|Deep, continuous river of tropical moisture extending from the Gulf of Mexico over the Mid Atlantic.|
|Surface weather map, 8 AM Monday, showing Tropical Storm Lee making landfall. Note the extensive slow-moving cold front along the Appalchians.|
|Surface weather map, 8 AM Tuesday. Lee's circulation is now embedded within the cold front, and is evolving into a classic mid-latitude wave cyclone. The entire system is lifting slowly toward the northeast.|
Here is a more detailed, regional (mesoscale) surface analysis of ex-Lee. Early this afternoon, the storm center was located over the Smoky Mountains. The pressure gradient is fairly weak, so widespread strong winds are not a concern. Note several spiral rain bands sweeping over the Carolinas and southeastern Virginia. Also note how the isobars (solid black lines) dip southward across Virginia. This pattern is suggestive of Appalachian cold air damming. In cold air damming, low-level winds get channeled from the northeast, from the cool North Atlantic, down the Virginia Piedmont. This cool dome of surface air, trapped up against the Appalachians, is one reason why temperatures are struggling to climb out of the mid-60's today.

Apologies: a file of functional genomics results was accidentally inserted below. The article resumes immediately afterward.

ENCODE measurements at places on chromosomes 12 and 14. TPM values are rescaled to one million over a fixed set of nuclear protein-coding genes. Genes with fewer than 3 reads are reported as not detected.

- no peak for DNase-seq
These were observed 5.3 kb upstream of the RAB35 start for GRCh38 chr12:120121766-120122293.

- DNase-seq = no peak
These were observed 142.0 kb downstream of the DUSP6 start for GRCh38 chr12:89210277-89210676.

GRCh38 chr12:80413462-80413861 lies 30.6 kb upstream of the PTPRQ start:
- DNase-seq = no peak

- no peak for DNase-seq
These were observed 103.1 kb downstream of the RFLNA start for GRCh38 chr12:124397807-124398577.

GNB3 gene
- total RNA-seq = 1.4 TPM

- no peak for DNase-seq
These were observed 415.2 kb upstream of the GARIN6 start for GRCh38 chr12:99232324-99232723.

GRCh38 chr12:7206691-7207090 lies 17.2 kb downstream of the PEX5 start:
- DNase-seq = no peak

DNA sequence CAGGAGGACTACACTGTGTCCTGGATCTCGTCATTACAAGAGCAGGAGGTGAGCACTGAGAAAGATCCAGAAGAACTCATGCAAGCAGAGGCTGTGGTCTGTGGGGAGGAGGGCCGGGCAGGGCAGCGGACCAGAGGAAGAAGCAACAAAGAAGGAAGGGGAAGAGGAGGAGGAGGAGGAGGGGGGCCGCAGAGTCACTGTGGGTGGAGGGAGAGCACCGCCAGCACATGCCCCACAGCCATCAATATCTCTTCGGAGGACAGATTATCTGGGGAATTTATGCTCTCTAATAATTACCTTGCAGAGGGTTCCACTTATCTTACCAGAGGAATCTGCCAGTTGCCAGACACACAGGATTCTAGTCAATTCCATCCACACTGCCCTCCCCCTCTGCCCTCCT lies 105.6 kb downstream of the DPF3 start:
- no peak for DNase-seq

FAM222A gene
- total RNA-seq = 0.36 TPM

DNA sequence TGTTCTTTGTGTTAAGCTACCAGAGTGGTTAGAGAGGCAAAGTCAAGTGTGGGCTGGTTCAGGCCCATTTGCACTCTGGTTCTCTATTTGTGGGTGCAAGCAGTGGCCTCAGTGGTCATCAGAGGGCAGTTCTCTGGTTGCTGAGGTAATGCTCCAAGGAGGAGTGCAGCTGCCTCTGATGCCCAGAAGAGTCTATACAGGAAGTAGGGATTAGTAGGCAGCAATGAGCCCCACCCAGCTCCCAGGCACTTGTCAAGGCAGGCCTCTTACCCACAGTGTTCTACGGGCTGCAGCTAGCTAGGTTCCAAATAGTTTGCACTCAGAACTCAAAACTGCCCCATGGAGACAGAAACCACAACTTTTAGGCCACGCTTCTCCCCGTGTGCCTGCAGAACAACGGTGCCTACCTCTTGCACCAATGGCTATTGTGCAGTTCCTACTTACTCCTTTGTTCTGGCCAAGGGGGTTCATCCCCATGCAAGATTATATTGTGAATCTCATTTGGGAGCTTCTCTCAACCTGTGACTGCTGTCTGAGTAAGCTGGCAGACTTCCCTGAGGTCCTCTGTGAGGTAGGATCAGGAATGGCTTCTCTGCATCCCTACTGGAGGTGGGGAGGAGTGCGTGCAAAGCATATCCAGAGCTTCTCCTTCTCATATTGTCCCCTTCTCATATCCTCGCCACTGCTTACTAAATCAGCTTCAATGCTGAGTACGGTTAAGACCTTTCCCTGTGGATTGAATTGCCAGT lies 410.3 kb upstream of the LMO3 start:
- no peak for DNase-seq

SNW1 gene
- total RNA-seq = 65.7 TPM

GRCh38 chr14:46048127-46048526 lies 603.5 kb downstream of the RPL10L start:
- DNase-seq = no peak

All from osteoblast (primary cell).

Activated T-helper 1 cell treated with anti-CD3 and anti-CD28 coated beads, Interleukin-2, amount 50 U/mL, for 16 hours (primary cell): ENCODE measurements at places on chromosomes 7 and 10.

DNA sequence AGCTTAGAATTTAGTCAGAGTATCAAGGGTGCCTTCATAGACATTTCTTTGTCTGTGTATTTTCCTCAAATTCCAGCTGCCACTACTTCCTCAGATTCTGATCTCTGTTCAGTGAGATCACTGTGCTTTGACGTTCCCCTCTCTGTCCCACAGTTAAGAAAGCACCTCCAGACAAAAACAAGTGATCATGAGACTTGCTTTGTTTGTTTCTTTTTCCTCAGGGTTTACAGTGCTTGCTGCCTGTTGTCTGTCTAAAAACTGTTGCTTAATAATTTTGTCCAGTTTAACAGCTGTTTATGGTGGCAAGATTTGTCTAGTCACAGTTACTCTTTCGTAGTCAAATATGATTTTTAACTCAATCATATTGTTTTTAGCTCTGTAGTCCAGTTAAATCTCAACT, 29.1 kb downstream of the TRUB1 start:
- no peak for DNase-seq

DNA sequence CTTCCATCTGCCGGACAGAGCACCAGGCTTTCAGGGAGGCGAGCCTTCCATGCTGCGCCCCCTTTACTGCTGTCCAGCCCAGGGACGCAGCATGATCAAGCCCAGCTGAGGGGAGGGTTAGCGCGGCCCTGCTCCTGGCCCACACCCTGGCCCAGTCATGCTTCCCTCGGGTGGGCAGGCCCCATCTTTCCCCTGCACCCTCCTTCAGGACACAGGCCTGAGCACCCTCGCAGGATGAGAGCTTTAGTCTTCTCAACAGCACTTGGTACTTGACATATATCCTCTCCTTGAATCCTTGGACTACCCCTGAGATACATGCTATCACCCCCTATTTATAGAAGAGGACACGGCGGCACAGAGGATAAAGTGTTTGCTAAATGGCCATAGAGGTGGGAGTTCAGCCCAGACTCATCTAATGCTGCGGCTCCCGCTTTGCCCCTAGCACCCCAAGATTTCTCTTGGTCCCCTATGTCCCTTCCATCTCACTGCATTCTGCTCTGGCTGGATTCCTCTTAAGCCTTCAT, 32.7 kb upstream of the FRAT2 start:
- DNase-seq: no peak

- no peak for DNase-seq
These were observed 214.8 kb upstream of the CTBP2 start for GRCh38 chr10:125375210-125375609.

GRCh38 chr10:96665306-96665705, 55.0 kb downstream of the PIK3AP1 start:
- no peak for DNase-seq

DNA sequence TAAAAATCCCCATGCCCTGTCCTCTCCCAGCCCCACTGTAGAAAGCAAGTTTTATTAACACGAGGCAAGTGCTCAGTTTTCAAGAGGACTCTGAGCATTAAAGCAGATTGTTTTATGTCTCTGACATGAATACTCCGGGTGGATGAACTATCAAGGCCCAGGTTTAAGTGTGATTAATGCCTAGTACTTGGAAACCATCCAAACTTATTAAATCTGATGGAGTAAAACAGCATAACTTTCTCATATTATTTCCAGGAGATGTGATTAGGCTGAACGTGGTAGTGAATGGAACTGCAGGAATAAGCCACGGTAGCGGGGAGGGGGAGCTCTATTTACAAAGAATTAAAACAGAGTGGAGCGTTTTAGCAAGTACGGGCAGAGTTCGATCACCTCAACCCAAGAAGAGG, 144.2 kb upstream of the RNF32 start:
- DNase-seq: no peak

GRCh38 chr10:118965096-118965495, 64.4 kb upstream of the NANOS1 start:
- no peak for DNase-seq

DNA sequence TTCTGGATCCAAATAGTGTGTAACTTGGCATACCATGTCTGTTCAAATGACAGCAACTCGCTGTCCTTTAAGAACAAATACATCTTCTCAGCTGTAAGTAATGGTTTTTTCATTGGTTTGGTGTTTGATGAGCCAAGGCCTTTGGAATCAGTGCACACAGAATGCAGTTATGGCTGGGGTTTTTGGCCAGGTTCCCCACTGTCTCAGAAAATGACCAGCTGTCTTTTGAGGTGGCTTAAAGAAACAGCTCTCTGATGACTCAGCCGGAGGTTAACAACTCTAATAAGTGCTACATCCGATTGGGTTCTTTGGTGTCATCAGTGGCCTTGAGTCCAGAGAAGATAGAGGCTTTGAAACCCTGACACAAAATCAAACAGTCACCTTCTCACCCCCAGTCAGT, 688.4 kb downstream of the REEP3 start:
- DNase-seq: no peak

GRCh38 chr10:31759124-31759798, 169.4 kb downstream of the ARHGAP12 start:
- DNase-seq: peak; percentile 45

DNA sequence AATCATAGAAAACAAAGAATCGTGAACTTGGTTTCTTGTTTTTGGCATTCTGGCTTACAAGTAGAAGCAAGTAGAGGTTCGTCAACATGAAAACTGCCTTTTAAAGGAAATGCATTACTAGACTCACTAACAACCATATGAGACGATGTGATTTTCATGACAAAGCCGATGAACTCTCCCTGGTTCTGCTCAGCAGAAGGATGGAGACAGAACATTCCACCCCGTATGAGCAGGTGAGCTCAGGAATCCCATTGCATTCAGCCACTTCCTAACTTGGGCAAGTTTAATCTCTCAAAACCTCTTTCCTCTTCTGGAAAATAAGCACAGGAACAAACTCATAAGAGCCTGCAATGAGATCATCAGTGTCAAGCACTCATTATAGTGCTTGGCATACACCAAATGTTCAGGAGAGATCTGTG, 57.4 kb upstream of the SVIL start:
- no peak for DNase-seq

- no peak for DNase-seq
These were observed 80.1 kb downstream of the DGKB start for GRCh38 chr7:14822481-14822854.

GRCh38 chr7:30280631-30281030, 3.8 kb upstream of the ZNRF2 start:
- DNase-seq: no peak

|Detailed analysis of ex-Lee centered over Ashville, N.C. Note the spiral rain bands on the storm's eastern side, some of which may be producing tornadoes.|
|HPC prediction of 5-day total rain accumulation.|